Democracy in Athens
The Democracy in Ancient Athens was very different from modern democracy. Citizens had the right to help govern but most people were not citizens.
To be classed as a citizen in fifth-century Athens you had to be male, born from two Athenian parents, over eighteen years old, and completed your military service. Women, slaves, metics and children under the age of 20 were not allowed to become citizens.
Citizens could be involved in the running of Athens and could be chosen for important positions. They were also allowed to own land. Citizens were between 10% and 20% of the total population at various times in the 5th and 4th centuries.
The Ecclesia (Assembly of Men) Edit
Ancient Athens had a direct democracy. This meant that each citizen had an equal say and opportunity in the governing of Athens. The citizens of Athens would meet on a hillside (the Pnyx) 30 to 40 times a year to discuss how to run the city better. Usually a few thousand actually came to the meeting.
All citizens could attend the meetings. People would stand on a raised platform called the bema to speak. Speakers wore a garland whilst speaking. Any citizen could speak.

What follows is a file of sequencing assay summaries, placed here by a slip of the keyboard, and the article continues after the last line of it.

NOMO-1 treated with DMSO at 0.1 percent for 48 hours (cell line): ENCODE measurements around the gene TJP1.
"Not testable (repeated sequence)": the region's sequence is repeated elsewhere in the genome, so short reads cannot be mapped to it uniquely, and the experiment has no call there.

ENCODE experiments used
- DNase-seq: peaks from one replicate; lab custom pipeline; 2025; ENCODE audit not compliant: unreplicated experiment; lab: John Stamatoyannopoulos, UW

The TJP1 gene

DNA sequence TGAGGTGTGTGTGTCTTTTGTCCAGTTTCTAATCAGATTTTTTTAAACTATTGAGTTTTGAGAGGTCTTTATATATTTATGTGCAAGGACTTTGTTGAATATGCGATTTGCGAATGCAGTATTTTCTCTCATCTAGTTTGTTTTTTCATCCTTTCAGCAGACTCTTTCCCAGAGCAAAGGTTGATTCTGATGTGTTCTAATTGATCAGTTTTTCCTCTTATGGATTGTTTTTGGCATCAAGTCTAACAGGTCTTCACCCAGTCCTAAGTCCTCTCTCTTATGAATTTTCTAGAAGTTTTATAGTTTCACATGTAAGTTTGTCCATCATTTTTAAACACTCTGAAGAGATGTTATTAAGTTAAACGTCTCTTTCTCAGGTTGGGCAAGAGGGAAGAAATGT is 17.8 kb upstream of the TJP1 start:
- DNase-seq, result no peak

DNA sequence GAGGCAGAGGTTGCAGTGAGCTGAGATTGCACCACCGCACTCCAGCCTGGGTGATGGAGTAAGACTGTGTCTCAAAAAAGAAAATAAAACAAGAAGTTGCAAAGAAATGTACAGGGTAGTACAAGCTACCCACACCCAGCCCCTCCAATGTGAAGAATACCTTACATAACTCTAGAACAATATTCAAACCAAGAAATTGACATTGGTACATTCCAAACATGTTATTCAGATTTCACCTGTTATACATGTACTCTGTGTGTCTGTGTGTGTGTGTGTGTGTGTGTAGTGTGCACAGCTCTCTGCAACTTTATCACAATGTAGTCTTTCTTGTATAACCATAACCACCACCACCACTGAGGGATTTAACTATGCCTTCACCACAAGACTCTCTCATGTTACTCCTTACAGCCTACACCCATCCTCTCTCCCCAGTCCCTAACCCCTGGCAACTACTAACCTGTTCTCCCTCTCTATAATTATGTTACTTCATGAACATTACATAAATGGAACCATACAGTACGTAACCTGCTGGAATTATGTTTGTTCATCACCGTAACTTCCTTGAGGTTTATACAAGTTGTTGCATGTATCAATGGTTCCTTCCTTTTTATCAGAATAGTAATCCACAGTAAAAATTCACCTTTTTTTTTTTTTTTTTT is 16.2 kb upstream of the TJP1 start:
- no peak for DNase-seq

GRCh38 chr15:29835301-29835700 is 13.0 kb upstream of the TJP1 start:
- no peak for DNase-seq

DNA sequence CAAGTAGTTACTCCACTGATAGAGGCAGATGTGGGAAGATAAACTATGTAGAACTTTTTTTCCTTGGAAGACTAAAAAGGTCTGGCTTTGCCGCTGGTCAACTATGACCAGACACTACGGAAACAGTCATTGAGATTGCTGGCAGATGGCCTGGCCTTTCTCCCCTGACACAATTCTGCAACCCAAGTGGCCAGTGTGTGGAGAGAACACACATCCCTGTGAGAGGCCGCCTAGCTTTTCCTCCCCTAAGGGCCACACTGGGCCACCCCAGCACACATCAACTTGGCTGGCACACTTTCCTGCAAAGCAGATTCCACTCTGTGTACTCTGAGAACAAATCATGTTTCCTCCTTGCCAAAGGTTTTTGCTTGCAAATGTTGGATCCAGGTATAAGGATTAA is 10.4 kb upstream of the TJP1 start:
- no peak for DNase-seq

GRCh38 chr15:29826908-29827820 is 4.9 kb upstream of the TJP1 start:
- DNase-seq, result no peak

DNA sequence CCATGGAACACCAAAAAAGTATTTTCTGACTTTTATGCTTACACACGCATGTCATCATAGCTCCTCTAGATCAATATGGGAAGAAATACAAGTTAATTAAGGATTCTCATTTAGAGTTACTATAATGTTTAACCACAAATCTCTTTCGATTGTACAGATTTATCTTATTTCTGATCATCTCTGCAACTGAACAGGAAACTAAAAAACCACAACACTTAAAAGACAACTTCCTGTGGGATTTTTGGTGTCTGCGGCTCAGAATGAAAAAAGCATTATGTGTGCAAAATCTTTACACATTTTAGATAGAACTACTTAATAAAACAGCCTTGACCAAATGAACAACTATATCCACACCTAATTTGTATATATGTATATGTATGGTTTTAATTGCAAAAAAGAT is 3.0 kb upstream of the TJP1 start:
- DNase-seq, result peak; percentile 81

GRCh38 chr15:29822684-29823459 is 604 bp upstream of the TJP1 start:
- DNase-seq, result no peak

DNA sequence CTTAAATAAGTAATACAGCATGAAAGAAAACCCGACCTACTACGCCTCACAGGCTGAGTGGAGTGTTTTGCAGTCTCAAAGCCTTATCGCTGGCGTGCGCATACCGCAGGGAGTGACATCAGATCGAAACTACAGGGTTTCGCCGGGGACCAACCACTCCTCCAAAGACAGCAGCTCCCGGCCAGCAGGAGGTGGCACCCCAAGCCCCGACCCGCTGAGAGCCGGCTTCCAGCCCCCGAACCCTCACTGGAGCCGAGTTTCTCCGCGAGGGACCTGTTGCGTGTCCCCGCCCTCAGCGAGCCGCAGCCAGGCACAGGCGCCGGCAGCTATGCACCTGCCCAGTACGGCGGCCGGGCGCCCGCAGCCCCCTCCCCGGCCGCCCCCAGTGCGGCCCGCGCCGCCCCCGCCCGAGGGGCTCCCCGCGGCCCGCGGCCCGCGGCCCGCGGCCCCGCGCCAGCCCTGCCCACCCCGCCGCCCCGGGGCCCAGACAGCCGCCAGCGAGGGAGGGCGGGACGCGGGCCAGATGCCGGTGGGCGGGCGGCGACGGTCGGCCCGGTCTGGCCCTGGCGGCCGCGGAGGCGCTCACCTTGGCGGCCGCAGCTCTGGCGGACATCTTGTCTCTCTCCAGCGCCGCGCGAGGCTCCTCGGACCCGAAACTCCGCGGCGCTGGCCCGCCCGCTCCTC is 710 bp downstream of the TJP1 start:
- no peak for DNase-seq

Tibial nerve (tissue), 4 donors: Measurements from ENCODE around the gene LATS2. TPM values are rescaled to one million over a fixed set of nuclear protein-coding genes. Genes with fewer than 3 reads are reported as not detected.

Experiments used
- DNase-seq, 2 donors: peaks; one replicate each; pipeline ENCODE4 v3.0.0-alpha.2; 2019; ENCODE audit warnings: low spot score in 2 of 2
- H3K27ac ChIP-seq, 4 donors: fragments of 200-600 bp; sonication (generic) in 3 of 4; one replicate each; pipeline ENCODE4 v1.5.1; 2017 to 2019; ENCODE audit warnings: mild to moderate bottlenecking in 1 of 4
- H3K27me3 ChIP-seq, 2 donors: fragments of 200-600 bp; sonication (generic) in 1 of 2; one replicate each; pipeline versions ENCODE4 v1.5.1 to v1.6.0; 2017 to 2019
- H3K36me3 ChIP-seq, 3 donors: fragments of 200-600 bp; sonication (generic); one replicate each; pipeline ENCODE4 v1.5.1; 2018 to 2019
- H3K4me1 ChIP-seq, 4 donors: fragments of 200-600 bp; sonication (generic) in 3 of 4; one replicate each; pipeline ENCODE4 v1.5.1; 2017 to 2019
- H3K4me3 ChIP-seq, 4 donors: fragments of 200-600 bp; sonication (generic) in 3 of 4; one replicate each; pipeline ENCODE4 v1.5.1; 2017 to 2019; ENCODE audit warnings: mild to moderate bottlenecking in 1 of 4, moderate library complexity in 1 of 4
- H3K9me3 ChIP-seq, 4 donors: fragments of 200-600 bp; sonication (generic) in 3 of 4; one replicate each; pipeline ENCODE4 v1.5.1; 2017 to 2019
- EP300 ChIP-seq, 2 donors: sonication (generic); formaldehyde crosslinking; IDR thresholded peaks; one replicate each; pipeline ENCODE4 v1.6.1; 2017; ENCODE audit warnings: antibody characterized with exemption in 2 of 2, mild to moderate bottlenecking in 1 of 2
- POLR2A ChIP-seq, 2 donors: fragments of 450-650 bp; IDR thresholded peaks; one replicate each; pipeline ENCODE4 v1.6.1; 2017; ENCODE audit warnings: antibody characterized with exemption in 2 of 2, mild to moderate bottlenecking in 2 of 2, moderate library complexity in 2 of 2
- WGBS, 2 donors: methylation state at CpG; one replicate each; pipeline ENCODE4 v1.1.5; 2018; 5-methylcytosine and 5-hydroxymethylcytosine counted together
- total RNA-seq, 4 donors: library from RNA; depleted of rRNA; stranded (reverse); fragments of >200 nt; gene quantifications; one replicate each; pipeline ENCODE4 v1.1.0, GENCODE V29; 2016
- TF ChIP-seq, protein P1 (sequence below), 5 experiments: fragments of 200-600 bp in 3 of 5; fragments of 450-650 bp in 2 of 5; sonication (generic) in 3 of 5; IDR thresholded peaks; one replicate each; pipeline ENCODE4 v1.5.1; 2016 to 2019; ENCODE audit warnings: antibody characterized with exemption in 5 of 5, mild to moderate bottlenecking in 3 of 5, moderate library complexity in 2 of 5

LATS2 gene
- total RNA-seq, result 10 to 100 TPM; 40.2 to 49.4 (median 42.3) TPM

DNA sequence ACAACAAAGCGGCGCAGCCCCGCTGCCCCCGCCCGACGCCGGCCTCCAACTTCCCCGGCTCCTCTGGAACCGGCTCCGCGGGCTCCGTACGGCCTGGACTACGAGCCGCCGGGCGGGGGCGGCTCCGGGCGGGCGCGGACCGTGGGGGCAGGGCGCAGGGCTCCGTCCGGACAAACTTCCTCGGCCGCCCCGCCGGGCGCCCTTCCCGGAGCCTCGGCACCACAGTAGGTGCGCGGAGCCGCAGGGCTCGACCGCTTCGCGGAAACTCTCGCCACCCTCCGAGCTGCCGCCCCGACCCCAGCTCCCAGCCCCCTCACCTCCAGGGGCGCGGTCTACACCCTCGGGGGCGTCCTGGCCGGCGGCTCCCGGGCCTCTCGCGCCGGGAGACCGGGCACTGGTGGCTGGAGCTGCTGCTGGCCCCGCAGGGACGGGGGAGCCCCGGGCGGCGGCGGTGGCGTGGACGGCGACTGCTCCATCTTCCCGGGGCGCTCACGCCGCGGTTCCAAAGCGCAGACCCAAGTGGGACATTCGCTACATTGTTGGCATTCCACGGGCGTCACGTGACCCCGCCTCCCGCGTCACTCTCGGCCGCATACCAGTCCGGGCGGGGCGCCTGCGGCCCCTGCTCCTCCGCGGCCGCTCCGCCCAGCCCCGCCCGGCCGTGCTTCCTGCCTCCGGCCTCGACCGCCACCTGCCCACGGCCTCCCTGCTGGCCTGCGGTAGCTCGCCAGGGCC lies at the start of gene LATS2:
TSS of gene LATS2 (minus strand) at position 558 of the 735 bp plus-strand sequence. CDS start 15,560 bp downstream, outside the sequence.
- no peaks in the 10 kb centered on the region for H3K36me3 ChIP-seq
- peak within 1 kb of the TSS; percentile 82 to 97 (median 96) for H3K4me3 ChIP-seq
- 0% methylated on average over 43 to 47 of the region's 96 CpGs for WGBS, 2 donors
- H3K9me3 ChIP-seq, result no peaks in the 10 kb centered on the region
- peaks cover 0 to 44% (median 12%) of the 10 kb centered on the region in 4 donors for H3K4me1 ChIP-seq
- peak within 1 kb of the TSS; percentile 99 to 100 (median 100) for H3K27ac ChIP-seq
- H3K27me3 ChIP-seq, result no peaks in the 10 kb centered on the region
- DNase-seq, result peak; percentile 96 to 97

All major decisions concerning the running of Athens were decided here – taxes, war, policy, etc. Any decisions were made by a show of hands.
A black pig would be sacrificed to the gods at the start of the meeting to make sure the meeting went well.
All democratic countries now have an indirect democracy. This means members of parliament are elected to make decisions concerning government. There are now too many people in countries for them to meet on a hillside, and many people are too busy to be able to go many times each year.
The Boule (Council of 500) Edit
Cleisthenes, a democratic reformer, divided Attica into ten tribes in 510 BC. The Boule was made up of 50 male Athenian citizens chosen at random from each of the ten tribes (all over 30 years old). This meant that 500 men were elected, but only 50 served at any one time.
- Facaros, Dana & Theodorou, Linda 2020. Peloponnese and Athens. New Holland Publishers, p98. ISBN 978-1-86011-396-3